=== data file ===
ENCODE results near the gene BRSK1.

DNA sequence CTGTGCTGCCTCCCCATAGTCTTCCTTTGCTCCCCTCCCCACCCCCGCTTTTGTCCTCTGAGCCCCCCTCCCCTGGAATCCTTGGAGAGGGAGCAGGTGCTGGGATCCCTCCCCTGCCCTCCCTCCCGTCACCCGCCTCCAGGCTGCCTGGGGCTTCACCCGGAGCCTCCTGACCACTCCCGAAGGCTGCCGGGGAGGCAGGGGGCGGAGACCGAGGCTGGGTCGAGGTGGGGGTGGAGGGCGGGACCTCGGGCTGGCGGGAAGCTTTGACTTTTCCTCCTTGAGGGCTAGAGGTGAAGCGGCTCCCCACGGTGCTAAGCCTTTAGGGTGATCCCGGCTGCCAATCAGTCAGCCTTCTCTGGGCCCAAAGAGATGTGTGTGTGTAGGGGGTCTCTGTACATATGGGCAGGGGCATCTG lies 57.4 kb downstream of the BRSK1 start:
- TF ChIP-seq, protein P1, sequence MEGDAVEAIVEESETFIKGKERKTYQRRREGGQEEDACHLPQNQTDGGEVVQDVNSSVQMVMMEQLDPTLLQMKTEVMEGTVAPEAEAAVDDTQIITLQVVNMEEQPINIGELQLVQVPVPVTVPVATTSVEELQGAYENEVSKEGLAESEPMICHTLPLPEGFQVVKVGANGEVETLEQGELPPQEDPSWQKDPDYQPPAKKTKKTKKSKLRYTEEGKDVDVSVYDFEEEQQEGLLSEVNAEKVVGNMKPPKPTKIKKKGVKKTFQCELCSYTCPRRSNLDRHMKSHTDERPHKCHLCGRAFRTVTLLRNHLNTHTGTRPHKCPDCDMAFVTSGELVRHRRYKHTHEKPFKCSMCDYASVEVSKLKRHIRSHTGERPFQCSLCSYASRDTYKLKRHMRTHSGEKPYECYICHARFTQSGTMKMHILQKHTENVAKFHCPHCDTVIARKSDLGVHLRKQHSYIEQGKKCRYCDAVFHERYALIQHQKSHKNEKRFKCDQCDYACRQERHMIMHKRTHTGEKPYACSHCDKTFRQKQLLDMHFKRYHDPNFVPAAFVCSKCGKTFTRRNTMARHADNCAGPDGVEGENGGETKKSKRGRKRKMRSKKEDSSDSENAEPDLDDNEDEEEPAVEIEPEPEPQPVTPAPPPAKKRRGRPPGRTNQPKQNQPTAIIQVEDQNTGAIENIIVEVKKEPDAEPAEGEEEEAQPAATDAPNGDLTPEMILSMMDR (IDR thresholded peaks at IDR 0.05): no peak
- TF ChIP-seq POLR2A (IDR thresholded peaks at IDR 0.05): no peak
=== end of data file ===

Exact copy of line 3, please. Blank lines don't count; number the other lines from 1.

- TF ChIP-seq, protein P1, sequence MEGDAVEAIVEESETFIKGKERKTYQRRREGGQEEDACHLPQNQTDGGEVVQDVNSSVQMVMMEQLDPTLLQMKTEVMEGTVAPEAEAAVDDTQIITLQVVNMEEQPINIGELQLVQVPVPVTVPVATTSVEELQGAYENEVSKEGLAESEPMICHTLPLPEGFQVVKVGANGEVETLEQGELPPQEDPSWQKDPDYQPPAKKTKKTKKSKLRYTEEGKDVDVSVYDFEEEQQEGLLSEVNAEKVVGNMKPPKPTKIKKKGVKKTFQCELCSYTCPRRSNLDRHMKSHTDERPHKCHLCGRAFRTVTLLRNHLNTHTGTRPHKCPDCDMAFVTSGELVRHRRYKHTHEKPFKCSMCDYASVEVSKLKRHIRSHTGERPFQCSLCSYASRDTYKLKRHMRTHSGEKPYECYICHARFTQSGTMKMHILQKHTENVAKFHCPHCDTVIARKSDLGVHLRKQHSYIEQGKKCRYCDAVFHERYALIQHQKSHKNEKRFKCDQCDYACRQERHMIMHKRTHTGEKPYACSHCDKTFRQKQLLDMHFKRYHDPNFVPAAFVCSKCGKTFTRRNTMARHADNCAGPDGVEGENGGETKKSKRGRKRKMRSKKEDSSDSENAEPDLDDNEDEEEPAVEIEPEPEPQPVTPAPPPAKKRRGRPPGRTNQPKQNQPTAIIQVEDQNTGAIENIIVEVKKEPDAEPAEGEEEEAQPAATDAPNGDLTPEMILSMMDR (IDR thresholded peaks at IDR 0.05): no peak